Forget Forbes - The Five POOREST Comic Book Characters

Forget Forbes - The 5 POOREST Characters

Recently the editors of Forbes Magazine came out with their annual list of the fifteen richest fictional characters. Among them are two secret identities of comicdoms’ most popular and enduring heroes: Tony Stark and Bruce Wayne. The technological genius in the metal suit came in sixth place with a net value estimated at 9.4 billion dollars, thanks to his genius and his family's lucrative legacy in defense contracting. The Dark Knight on the other hand came in eighth with $7 billion, thanks to his vast inherence and the varied holdings of his family business, Wayne Enterprises.

It is undeniable that Tony and Bruce’s money plays a large part in their alternate careers as crime-fighters, but it is not the expensive toys that make Iron Man and Batman heroes. Plenty of men and women don masks and fight the good fight without the benefit of wealth, and in some cases in spite of it. In that spirit, here are the least wealthy, but by no means less valuable comic book heroes.


Green Arrow

Net Worth: $1,100   

Source: Used Archery Equipment and Returned Wedding Rings

Residence: Star City Forest

The poster boy for bad decision-making, Green Arrow (aka Oliver Queen) has had more reversals of fortune then a legion of mortgage brokers, stock market speculators and Claus von Bulow combined. His losses are not limited to financial ones, in addition to repeatedly regaining and losing his family’s fortune, he was also ousted from his position as the Mayor of Star City, divorced by his wife Black Canary, rejected by his biological and adopted children before finally being expelled from the Justice League. Green Arrow now lives a solitary existence in the mystical Star City Forest as a heroic pariah.



Net Worth: $350 in Birthday savings bonds and passbook savings

Source: Freelance Photography

Residence: New York City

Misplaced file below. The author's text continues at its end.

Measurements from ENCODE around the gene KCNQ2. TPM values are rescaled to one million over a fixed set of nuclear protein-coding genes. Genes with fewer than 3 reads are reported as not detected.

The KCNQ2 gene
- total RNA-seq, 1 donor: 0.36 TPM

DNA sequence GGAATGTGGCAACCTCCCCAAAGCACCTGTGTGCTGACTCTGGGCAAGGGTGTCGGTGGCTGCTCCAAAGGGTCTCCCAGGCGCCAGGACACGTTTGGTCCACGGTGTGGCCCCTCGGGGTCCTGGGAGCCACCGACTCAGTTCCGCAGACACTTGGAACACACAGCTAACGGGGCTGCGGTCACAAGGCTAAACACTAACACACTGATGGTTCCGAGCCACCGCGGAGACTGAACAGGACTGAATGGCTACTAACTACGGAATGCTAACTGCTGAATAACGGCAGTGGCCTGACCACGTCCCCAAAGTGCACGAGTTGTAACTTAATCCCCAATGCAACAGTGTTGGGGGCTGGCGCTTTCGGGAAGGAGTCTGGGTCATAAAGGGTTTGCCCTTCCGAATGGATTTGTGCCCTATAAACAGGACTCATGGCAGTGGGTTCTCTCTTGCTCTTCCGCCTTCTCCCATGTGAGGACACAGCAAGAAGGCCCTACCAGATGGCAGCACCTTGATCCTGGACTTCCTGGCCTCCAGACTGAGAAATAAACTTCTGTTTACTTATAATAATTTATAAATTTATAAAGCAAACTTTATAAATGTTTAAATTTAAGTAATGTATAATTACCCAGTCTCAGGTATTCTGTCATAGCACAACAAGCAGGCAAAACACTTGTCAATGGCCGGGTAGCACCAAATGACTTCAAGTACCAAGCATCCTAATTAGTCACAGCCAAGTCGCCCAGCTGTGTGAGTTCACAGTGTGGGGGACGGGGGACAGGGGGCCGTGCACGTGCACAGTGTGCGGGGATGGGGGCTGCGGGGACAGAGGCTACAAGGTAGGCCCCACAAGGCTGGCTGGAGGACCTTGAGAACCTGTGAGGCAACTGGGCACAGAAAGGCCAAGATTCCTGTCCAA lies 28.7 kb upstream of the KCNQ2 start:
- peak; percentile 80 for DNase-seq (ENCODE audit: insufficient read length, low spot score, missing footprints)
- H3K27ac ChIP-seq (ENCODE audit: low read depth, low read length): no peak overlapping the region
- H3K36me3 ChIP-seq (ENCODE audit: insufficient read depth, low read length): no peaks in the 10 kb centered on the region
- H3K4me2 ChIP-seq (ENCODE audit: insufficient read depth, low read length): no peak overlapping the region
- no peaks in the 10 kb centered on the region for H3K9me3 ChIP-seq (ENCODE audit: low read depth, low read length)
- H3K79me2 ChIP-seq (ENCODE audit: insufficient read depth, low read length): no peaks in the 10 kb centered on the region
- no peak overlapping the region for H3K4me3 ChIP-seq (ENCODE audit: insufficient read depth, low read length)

Peter Parker’s repeated failures to properly monetize his web-fluid invention as well as his heroic ubiquity (such a highly visual hero is a good vehicle for advertisements) might finally be ending with his recent partnership deal with famed inventor and multi-millionaire Reed Richard. However, for now his if not successful, at least enduring, career in photography and occasional substitute teaching allows him to live at a subsistence level even in one of the world’s most expensive cities.

Newsarama Note: These assessments are based on 2010's income tax filings, and do not reflect Parker's new lucrative job as a think-tank scientist.



Net Worth: ~$60

Source: Intrinsic Value

Residence: Doctor Magnus’ Laboratory

Iron is one of small team of “living” robots called the Metal Men, each constructed entirely of a basic metal or alloy and who possess the intrinsic usefulness of that source metal. Iron, in tribute to his metal’s sturdiness, is the strong man of his team. Unfortunately, unlike a couple of his teammates, namely Gold and Platinum, the price of iron, especially used (or “scrap”) iron is at most twenty US cents per pound. So even at a hefty 300 pounds, Iron would be worth less then one hundred dollars if he needed to sell a chunk of himself to pay the rent.


Swamp Thing

Net Worth: ~$52

Source: Partially Decayed Vegetable Matter

Residence: Louisiana Swampland

Ostensibly a plant elemental and was recently revealed to be the guardian of the Earth’s life-force, the hero known as Swamp Thing squats in the swamplands of Louisiana. Economically, Swamp Thing lives off the land, though he has no legal claim to his swamp, that if he were ousted from, it could be worth hundreds of thousands of dollars. If he were finally taken down by the Floronic Man and mulched down, his bulky form could generate hundreds of pounds of lawn/garden care materials like peat moss, which can sell for almost $10 per 50-pound bag.


The Hulk

Net Worth: $3.50

Source: One Frayed Pair of Purple Pants with an Expanding Waistband

Residence: Vagrant

For a great deal of time after the accident that cursed Dr. Bruce Banner with the gamma-radiation powered alter ego of The Hulk, he was a hunted man. Forced to flee to avoid exploitation of his condition while he looked for a cure, he was unable to settle or hold down steady work in his chosen field of nuclear physics. The Hulk’s rampages, whether triggered for heroic action or by enragement, would afterward leave Dr. Banner stranded with just the clothes on his backside, miles from any place he’d found temporary home. This transient lifestyle, while making him an expert at ‘living off the grid,’ precluded the gathering of wealth in the traditional sense. Recent events in his life point to a return to this behavior after a period of stability was followed by a return to his rampaging behavior, an extra-solar exile and extended large-scale conflict.

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